Once upon a time I used to think that I could never be a full-time instructor. The rationale at the time was born from the snobbish attitude I had acquired from all those years of coaching really good players at the college level. The idea of working with young, inexperienced players seemed like a jail sentence more than an opportunity.
Boy oh boy, was I wrong!
What I have found is that the joy on the face of a beginning player who just conquered a fundamental skill is just as gratifying as the smile on the face of the skilled player who accomplishes something of equal meaning to them.
In many ways seeing the spark in the eyes of the beginner is way more satisfying than that of the veteran player, because it is all brand new to the beginner.
The end of the high school season this fall has presented me with a list of more than 20 players who I work with who have been named all region, all county or been selected to the Dugout Club Senior All-State games. Many of these same players have been recognized as team MVP, outstanding defensive player or pitcher of the year, or many other superlatives.
So I feel blessed to have the opportunity to work with so many very skilled and highly successful older players. Seeing these players recognized has me smiling from ear to ear.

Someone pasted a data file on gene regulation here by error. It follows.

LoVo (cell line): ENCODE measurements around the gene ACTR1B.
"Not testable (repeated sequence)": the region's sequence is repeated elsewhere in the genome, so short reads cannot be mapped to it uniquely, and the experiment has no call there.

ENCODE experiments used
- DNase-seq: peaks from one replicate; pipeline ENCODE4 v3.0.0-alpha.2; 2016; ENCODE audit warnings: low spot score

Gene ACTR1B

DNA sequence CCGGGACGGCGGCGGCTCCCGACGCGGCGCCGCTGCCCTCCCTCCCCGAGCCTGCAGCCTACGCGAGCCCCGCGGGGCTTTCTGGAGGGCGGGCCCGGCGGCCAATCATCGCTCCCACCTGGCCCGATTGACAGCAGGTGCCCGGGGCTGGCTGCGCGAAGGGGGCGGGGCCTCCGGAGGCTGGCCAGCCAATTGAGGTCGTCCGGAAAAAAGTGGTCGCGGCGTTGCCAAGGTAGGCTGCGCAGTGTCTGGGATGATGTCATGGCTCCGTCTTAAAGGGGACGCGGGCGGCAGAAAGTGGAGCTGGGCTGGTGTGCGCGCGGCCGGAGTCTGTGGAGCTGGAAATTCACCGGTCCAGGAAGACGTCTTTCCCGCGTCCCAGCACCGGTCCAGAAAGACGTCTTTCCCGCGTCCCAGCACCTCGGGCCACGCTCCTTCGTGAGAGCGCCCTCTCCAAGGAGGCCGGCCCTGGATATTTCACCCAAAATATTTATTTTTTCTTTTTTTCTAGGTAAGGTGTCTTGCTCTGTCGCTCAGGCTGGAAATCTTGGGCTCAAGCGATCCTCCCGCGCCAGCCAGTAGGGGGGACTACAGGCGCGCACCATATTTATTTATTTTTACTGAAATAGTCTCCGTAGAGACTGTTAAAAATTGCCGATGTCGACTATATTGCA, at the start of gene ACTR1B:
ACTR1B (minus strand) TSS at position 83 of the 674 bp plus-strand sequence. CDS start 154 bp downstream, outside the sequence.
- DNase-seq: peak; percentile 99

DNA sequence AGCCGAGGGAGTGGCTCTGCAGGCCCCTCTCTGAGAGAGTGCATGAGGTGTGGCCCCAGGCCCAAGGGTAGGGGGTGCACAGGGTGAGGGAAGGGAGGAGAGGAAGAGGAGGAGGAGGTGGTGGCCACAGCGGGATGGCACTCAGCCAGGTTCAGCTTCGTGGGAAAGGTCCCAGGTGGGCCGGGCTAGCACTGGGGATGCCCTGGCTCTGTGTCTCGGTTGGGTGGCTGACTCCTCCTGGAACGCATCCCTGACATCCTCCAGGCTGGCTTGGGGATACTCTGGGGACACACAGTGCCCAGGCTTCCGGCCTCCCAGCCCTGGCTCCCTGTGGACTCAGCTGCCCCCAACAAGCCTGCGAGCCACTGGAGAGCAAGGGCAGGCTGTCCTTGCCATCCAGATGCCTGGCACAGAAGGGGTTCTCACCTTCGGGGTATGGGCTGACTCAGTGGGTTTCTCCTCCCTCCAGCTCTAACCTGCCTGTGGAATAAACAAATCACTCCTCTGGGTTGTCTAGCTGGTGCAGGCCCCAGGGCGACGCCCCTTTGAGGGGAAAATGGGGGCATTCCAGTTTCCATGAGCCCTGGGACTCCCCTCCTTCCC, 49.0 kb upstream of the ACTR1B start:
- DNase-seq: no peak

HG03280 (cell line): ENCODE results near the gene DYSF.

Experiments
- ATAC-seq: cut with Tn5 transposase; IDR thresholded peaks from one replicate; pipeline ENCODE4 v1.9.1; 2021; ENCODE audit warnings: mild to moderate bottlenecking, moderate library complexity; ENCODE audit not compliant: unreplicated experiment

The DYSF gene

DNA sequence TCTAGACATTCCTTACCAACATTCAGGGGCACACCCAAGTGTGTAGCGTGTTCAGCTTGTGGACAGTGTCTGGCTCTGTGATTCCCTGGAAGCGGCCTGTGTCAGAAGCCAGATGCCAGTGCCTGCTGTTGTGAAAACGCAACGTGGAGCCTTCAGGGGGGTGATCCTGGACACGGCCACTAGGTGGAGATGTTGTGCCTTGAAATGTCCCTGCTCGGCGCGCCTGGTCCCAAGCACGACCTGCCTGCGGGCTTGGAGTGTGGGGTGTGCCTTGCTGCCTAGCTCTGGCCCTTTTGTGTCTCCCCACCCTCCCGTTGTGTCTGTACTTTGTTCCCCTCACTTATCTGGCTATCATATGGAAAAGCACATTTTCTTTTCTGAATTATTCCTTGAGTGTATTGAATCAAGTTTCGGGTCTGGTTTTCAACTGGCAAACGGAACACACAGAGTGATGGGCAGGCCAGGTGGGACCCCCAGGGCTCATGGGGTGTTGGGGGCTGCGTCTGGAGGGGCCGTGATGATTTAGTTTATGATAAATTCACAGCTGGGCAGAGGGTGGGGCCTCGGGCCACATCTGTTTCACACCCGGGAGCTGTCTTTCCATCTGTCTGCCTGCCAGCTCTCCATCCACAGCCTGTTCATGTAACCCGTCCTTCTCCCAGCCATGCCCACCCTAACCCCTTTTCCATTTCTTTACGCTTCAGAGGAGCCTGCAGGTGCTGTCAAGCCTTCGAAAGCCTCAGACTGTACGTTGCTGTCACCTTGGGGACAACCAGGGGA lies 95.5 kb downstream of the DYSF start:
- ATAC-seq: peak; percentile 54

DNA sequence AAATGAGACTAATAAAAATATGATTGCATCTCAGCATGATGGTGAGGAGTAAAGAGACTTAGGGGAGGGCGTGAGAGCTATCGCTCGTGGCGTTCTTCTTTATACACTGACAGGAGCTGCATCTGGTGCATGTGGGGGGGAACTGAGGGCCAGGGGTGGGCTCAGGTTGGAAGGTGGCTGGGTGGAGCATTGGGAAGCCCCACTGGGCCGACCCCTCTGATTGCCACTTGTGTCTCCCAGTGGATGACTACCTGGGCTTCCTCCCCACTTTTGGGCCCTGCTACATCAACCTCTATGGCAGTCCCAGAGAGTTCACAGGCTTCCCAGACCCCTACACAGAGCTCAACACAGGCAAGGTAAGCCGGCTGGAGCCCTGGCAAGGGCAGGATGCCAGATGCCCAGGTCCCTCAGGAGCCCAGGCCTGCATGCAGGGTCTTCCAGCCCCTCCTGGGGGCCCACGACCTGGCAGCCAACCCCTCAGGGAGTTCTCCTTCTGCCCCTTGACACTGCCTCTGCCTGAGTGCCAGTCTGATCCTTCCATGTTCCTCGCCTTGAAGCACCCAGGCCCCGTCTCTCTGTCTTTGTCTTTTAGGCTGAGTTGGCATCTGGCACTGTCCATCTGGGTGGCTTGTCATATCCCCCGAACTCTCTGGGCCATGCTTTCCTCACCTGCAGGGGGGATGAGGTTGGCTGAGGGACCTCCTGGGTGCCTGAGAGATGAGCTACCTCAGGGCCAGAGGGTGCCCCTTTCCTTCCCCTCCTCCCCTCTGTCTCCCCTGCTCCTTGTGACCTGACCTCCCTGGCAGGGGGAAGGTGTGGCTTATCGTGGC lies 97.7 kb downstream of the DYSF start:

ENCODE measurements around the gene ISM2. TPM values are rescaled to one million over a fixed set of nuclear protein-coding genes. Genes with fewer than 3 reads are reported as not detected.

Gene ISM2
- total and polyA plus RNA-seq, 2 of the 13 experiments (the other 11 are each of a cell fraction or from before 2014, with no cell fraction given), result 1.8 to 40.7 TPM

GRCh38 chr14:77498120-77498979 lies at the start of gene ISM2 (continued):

So do you want the good news or the really good news?
Good News: I get to work with about two dozen really talented kids, many of them every week.
Really Good News: I get to work with about three dozen 8- to 12-year-old players who aren’t old enough to receive the formal recognition of their older peers. But they will.
About the Author: Tory Acheson brings a wealth of knowledge to the Fastpitch Prep staff. He has coached at all levels of the game, including the last 25 years at the college level at the University of Wisconsin – Parkside, Tennessee Tech and Kennesaw State. He began his coaching career at the high school level spending 9 years Whitnall High School in Greenfield, Wis. and is now working as a professional softball instructor.